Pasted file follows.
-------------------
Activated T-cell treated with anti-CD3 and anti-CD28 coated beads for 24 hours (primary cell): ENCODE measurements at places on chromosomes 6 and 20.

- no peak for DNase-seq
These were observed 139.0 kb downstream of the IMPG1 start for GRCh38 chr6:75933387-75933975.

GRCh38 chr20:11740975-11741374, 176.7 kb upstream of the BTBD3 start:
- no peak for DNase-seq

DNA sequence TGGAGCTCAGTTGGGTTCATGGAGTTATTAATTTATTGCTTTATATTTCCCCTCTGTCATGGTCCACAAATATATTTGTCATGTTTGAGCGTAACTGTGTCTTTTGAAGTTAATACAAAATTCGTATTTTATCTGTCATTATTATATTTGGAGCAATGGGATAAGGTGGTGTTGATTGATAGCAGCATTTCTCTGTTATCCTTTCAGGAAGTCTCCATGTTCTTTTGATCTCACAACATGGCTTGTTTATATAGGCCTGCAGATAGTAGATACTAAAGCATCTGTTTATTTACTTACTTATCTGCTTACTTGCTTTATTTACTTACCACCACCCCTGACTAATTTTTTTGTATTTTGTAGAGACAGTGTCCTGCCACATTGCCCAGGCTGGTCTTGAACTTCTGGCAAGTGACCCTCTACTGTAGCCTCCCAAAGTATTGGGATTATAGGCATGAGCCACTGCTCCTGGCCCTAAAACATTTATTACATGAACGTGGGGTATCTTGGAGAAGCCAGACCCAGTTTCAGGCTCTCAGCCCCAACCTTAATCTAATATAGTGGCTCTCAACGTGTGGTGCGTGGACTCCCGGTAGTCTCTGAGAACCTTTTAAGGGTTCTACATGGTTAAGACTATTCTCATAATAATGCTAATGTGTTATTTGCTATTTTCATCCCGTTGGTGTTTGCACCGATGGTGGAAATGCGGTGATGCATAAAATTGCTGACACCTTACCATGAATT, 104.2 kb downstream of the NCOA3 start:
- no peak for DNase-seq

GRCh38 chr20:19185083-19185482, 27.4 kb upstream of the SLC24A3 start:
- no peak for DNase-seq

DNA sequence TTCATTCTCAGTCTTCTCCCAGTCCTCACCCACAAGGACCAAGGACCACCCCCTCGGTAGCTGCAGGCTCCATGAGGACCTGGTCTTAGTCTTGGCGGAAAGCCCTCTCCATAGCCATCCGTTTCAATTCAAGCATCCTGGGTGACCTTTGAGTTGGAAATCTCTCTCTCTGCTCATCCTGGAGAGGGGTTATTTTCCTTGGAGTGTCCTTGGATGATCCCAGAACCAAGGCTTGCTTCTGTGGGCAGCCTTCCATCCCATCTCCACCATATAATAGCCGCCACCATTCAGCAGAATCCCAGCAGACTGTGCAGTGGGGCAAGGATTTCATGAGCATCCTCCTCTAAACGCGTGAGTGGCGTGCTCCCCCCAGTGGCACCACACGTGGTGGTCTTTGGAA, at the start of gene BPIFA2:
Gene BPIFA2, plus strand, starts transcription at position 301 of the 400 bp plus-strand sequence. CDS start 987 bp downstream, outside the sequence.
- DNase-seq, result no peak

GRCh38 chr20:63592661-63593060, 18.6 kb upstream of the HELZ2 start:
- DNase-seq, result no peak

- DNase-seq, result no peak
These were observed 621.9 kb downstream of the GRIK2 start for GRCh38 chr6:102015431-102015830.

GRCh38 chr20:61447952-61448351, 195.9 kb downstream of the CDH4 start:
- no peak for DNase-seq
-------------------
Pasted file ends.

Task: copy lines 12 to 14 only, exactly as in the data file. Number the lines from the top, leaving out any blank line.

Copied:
- DNase-seq, result no peak

GRCh38 chr20:63592661-63593060, 18.6 kb upstream of the HELZ2 start:
- DNase-seq, result no peak